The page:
Kandace: So interestingly, they have a few cafes. New Zealand, Australia. Am I allowed to say where the next one is going to be?
Ray: Well they said in your conversation with them, so I think the answer is yes.
Kandace: Tokyo! Pretty excited about that.
Kandace: They have an in-house design team, but they’re incredibly open to working with people outside of the company also, and I think that’s how they get so much of their really unique designs. But also, even within that group, they have a really strong foundation of roles. So they talked to us quite a bit about how they run their three person studio, and how they pull each others’ strengths. It sounded a lot like how we would run a successful design agency-
Ray: In theory.
Kandace: In theory. We try.
Ray: We actually reached out to a friend of ours, a guy called Ryan Marks, who we’ve known for years, who’s a really clever designer, but he specializes in packaging. We have struggled, Doug and I, in our department. We’ve struggled to go from 2D to 3D. We found 3D quite difficult, especially when it comes to packaging, so we went to Ryan and his team and they did an awesome job of helping us get our brand translated into a package.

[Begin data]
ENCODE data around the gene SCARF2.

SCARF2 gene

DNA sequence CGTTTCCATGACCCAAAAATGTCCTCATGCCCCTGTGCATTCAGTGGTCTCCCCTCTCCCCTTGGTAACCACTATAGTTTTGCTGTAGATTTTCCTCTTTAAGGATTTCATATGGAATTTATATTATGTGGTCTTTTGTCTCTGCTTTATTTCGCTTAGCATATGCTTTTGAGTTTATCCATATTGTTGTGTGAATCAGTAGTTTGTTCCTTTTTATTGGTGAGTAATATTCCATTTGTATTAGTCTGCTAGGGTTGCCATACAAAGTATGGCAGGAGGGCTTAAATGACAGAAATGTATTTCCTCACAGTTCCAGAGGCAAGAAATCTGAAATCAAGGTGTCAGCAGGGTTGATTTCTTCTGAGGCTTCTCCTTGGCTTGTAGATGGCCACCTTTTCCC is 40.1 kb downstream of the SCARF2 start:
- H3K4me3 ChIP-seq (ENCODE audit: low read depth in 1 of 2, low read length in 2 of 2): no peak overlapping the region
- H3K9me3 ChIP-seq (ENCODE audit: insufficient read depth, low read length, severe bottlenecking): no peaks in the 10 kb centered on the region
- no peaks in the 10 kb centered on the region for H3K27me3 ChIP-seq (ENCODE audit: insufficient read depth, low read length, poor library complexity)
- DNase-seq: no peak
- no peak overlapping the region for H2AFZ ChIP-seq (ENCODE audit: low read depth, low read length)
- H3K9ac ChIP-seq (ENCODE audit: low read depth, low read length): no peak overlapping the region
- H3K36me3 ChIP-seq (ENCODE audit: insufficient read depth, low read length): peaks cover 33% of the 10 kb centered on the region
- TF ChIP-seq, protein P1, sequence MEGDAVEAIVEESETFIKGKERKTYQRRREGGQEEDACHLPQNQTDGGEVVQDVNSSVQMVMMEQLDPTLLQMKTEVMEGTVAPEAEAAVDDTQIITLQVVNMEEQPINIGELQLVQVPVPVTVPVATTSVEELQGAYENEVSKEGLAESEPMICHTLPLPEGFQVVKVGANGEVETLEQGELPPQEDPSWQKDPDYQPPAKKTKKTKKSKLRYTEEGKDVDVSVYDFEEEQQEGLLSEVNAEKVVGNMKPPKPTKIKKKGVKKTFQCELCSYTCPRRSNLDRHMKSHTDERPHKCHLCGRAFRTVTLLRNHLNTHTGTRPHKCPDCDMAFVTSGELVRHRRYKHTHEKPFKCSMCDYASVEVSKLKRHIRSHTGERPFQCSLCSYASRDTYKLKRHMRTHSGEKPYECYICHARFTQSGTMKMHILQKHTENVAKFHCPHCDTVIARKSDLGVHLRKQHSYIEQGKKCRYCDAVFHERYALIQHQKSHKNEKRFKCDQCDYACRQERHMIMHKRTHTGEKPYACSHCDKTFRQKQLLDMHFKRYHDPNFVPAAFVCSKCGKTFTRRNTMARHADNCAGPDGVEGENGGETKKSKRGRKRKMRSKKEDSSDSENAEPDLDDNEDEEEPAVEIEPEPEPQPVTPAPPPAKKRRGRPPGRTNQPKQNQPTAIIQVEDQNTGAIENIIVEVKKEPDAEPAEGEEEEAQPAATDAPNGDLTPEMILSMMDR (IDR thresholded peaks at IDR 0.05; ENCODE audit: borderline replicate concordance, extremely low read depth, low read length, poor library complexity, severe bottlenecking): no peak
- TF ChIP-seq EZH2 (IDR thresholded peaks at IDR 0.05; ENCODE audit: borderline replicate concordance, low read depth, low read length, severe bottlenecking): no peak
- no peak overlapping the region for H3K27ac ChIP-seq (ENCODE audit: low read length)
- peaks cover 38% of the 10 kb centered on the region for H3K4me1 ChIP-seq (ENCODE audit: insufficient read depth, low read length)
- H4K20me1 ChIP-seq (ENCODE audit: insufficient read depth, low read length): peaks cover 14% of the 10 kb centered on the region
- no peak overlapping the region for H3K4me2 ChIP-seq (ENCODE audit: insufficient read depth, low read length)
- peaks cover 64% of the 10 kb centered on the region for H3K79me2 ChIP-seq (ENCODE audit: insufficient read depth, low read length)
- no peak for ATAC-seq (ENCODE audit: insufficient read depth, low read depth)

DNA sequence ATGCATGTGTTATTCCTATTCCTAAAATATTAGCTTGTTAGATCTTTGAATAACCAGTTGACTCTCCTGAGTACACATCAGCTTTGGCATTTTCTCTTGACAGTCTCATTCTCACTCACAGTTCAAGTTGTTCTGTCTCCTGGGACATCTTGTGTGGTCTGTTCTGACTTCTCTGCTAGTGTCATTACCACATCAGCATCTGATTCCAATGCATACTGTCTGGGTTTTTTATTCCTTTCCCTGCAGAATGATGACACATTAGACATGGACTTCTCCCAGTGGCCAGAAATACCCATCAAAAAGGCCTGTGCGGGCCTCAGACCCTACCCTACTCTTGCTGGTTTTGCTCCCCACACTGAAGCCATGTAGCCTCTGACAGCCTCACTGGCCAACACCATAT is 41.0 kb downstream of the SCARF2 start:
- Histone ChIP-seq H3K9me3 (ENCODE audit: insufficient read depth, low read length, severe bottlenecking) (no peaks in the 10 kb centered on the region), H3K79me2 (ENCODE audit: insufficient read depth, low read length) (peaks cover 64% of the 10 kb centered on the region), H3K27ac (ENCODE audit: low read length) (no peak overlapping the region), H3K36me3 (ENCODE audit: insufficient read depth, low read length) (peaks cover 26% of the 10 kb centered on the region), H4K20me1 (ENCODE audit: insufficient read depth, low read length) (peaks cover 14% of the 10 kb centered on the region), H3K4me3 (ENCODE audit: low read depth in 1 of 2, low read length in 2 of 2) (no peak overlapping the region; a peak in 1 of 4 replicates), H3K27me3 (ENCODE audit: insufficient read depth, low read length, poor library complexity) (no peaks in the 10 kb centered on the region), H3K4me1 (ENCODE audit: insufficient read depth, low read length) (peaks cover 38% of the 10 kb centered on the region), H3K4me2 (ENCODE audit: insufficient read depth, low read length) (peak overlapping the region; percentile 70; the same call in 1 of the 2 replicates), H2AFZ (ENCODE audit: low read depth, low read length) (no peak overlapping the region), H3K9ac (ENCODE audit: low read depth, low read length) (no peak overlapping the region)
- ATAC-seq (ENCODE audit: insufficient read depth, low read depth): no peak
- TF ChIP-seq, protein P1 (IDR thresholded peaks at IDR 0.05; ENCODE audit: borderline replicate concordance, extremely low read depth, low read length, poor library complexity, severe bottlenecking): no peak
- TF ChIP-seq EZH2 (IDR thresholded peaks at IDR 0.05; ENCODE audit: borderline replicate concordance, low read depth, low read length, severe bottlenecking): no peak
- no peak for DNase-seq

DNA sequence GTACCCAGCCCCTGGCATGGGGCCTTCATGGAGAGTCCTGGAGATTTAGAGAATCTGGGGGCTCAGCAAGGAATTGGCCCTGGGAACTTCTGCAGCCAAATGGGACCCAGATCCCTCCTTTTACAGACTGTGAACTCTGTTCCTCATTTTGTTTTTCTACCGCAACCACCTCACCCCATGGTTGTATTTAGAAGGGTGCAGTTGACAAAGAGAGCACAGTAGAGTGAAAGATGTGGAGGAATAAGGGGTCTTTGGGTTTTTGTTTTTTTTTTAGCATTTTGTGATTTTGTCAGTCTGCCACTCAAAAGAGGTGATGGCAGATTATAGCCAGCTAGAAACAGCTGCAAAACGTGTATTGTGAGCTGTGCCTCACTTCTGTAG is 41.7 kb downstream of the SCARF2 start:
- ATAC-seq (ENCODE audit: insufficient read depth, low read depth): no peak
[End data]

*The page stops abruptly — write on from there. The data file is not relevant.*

Doug Johns: They had a really good process-
Al Keating: Yeah, fantastic process.
Doug Johns: … for leading us along the path to end up where we wanted to be. It was good.
Al Keating: Yeah, actually their process was … we took a lot from their process that they took us through. They almost helped us rewrite our brief. They asked us a series of yes/no questions where they described it as being tour guides, walking us through our own thinking. They said, “Are you left or right? Are you black or white? Are you this or that?”
And we were like, “Oh, this is awesome.” So we answered their series of questions, and they led us to a place.
We Love the Packaging
Ray: I wanted to talk about the packaging…
Ray: … because I really like the simplicity of their identity, which is just straight up all caps supreme.
Kandace: They’re pretty on the bottom.
Doug Johns: It’s five years?